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Třešť is a small town in the Bohemian-Moravian Highlands half way between Jihlava and Telč.


Třešť chateau (Zámek Třešť)

Třešť is known as a town of Christmas nativity scenes. Local families often own and maintain those with dozens to hundreds of figures typically carved of wood in their homes. Some of them welcome visitors to see them between Christmas and beginning of February.

Třešť is also a place where young Franz Kafka spent his holidays from 1900 to 1907 with his uncle Siegfried Löwy, M.D., and a small exposition on his relation to Třešť can be visited in the Jewish synagogue.

Get in[edit]

By car[edit]

When approaching Třešť from Prague or Brno, take the exit 113 to Jihlava and follow E65 and in Jihlava take road 602 and follow signs to Telč.

By bus[edit]

The 1 bus station is in the city center, consisting of several sheds and information boards. It is located near the St. Katerina church along the main road. There is reasonably good bus connection to both Jihlava and Telč. In Jihlava it is possible to take a connecting bus to larger cities, like Prague or Brno.

By train[edit]

Třešť has train connection to the north to Kostelec u Jihlavy (half-way to Jihlava, where one has to change trains) and to the south to Telč and all the way to the Austrian border in Slavonice. There are two train stations: the 2 main station a little bit out of the city but with a proper waiting room and ticket sale and 3 Třešť-center, where you can't buy tickets. These can be obtained in the train. All trains stop in both stations.

Get around[edit]

There is no public transport in the town, except of occasional buses to the nearby villages.

  • 4 Tourist information center, Rooseweltova 462/6, +420 567 234 567, . Mo-Fri 8:00 - 12:00 and 13:00 - 17:00, Sat, Su 9:30 - 12:00 and 13:00 - 16:30. The information is located in the Schumpeter's house, where the economist Joseph Schumpeter was born. Information is available in Czech, German and English. Guided tours are offered through the museum and around the town. Internet access.


Schumpeter’s house: Museum and Tourist information center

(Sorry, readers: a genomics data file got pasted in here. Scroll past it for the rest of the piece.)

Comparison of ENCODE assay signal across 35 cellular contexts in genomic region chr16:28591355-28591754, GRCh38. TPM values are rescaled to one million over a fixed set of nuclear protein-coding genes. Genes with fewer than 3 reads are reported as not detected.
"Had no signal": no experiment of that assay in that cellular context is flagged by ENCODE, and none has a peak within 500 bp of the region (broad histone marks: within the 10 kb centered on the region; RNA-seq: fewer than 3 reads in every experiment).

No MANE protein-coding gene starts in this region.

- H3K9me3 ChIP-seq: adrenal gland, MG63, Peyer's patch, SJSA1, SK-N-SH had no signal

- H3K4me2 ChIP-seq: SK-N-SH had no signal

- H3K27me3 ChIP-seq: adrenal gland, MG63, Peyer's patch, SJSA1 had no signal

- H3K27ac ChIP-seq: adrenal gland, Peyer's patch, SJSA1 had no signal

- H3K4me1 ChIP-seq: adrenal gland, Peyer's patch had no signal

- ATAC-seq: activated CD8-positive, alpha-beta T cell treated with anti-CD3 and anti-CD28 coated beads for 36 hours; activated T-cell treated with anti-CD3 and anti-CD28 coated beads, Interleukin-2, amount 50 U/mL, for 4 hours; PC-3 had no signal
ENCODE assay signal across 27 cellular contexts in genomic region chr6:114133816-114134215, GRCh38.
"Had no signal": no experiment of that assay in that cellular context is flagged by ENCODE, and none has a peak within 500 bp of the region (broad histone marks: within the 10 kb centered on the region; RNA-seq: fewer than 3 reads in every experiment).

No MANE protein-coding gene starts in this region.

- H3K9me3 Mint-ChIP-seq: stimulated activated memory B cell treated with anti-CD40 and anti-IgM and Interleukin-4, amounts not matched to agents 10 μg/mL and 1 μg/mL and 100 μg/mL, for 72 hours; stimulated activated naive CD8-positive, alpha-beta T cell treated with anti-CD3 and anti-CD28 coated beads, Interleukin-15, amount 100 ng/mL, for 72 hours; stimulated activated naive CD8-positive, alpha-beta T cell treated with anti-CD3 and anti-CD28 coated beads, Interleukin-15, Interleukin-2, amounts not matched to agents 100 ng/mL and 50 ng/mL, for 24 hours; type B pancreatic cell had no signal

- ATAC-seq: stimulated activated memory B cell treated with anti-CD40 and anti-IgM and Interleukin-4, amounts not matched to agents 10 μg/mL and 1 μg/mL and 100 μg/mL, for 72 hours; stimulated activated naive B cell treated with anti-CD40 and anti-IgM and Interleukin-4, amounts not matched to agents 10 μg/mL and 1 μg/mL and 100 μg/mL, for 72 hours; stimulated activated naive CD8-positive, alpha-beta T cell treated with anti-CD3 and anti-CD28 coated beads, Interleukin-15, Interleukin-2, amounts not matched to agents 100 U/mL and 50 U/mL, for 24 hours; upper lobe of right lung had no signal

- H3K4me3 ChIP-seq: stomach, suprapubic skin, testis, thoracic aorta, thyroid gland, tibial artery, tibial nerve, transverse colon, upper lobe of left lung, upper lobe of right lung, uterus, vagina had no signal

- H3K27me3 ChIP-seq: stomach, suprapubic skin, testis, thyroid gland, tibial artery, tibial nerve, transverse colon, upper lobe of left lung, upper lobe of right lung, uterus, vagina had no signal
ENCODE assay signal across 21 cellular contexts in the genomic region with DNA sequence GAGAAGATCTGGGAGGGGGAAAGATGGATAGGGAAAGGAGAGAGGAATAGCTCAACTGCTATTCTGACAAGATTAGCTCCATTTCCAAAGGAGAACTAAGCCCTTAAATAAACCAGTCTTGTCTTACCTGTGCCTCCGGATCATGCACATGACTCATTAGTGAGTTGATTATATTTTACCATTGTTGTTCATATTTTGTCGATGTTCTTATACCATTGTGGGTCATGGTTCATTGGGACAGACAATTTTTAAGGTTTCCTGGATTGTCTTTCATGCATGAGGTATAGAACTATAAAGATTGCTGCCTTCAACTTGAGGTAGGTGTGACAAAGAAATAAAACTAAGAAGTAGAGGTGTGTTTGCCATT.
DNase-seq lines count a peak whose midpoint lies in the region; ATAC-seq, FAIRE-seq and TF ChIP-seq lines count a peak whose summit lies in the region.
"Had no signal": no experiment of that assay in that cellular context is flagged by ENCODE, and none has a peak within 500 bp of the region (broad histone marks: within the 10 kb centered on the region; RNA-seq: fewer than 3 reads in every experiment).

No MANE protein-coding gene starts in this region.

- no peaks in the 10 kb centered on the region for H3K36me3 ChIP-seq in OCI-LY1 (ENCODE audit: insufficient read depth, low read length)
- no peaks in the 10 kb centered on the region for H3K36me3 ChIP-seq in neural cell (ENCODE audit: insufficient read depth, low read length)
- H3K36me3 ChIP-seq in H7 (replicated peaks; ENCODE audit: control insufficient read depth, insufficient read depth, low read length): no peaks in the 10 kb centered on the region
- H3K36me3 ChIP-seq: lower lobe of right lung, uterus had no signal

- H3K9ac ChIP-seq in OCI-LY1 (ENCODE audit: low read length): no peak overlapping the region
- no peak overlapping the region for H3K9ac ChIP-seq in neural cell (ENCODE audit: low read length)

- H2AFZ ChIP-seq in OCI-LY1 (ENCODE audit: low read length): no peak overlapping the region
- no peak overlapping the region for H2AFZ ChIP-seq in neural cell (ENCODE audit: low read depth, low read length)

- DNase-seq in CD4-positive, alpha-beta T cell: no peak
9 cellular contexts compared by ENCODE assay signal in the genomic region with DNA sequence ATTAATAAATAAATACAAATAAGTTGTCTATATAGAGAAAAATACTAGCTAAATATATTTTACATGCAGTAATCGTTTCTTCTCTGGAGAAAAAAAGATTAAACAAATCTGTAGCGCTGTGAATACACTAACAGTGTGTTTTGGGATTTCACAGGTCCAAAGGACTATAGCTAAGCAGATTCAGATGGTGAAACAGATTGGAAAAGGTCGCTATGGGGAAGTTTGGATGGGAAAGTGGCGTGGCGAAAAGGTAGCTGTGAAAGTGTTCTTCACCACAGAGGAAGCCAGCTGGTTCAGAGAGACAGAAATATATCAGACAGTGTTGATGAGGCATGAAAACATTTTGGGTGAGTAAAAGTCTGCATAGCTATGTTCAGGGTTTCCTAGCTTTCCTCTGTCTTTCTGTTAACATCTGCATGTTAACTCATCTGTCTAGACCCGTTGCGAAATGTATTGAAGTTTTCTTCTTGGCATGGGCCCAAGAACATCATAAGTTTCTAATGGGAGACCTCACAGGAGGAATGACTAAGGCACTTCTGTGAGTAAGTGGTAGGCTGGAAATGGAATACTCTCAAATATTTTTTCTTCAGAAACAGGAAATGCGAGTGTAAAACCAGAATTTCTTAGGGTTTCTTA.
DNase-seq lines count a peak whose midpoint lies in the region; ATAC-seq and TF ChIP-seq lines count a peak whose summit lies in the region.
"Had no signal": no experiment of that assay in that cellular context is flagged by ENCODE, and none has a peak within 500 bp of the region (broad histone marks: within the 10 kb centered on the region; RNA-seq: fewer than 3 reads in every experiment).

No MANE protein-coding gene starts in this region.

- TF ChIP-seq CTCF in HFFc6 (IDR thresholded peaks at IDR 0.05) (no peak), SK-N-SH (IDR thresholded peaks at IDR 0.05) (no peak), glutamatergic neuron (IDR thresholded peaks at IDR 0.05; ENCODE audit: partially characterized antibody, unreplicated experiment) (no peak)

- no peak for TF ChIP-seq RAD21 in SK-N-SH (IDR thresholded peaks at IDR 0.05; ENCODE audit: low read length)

Nativity scene in Schumpeter’s house

Nativity scenes[edit]

Building nativity scenes ('betlemy' in Czech) is a tradition in Třešť families since two hundred years. At first, paper figures were used, and they were replaced by wooden craved ones since second half of the 19th century. Nativity scenes are constructed as dioramas with landscape made up of tree stumps, moss and other natural materials, sometimes also including running water and moving elements. The 3D landscape merges into a painted background. Nativity scenes in Třešť are regularly rebuilt by their owners for each Christmas season.

  • 1 Permanent exposition of nativity scenes in Schumpeter’s house, Rooseweltova 462. daily 8:00 - 12:00 and 13:00 - 17:00; Jan, Jun-Aug: Mo-Fri 8:00-12:00 and 13:00-17:00, Sa, So: 9:30-12:00 and 13:00-16:30. Paper and wooden nativity scenes, including one that is being continuously expanded by figures from an annual wood carving event ‘Dřevořezání’ in Třešť.

In winter time (between Christmas and beginning of February), many households with nativity scenes open their doors to visitors. An up-to-date guide is available in the tourist information center.


  • 2 Vysočina Museum (Třešť branch), Rooseweltova 462 (in Schumpeter’s house). May-Sep, Dec and Jan: Tue - Sun 9:00-12:00 and 13:00-16:30. Exhibitions include mainly the topics of the nativity scenes tradition in Třešť, the Třešť castle, Schumpeter family and Třešť industrial history.
  • 3 Former Jewish Synagogue. Franz Kafka exposition. For a guided tour contact the Tourist Information Center.


  • 1 Swim in open air swimming pool (Malvíny). 10:00-20:00. This swimming pool is a biotop natural pool. It uses no chemical additives, like chlorine; instead, water is cleaned naturally by microorganisms while being filtered through sand and plant roots in another section of the biotop. From 20Kč.
  • 2 Swim in Čenkov quarry (Lom Čenkov). This is a lake in a former granite quarry which was flooded after the mine was abandoned in 1970s. It has exceptionally clear water. The access is rocky (with only a small "beach") and steep. The maximal water depth is said to be around 14 m.


  • 1 VÝVOJ, Franze Kafky 341, +420 567 215 221, . Mo-Fri 9:00 - 17:00, Sat 8:30 - noon. While in Třešť, you can pay a visit to a company store of VÝVOJ to purches pieces of men's formal clothing locally produced: jackets, waistcoats, trousers, suits and coats.
  • 2 REJOICE, Družstevní 262, Batelov, +420 739 254 713. Mo-Fri 9:00-11:30 and noon - 17:00, Sat 9:00 - 11:30. A company store of the local outdoor clothes manufacturer in nearby Batelov.


  • 1 Restaurace Svět, nám. T.G. Masaryka 103 (main square), +420 567 216 459. Czech and international cuisine, front garden, rooms (500Kč/person/night). Daily menu 79Kč.
  • 2 U Kapra. Restaurant where the locals meet. Rooms available. Daily menu from 79Kč.
  • 3 Pizzeria u Ferdinanda, +420 567 215 567. Italian(-like) food, also to go. Daily menu from 79Kč.


  • 1 Gram kafé, Rooseweltova 460/10, +420 728 453 455. 10:00-22:00. Family run cafe offering also cakes, ice-cream and refreshing home-made lemonades.



Go next[edit]

Roštejn Castle[edit]


Roštejn Castle is a hunting lodge located 7 km southwest from Třešť. The access is partly along narrow forest roads.

  • 4 Hrad Roštejn, Doupě 1, Telč. May-Sep daily except Mondays, Apr and Oct weekends and public holidays. Take a full guided tour or at least climb up the septagonal tower for a lovely view of surrounding forests.
This city travel guide to Třešť is a usable article. It has information on how to get there and on restaurants and hotels. An adventurous person could use this article, but please feel free to improve it by editing the page.